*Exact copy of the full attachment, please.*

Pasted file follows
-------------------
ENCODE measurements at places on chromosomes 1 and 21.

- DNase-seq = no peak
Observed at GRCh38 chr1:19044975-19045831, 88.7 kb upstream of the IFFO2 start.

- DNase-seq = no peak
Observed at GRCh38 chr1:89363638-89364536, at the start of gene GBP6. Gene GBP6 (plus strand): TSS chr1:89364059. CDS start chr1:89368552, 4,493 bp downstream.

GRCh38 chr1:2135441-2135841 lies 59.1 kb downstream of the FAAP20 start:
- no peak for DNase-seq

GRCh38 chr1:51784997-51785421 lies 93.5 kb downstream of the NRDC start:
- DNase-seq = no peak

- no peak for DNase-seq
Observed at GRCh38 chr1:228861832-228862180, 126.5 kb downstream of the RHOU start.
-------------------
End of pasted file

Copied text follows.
ENCODE measurements at places on chromosomes 1 and 21.

- DNase-seq = no peak
Observed at GRCh38 chr1:19044975-19045831, 88.7 kb upstream of the IFFO2 start.

- DNase-seq = no peak
Observed at GRCh38 chr1:89363638-89364536, at the start of gene GBP6. Gene GBP6 (plus strand): TSS chr1:89364059. CDS start chr1:89368552, 4,493 bp downstream.

GRCh38 chr1:2135441-2135841 lies 59.1 kb downstream of the FAAP20 start:
- no peak for DNase-seq

GRCh38 chr1:51784997-51785421 lies 93.5 kb downstream of the NRDC start:
- DNase-seq = no peak

- no peak for DNase-seq
Observed at GRCh38 chr1:228861832-228862180, 126.5 kb downstream of the RHOU start.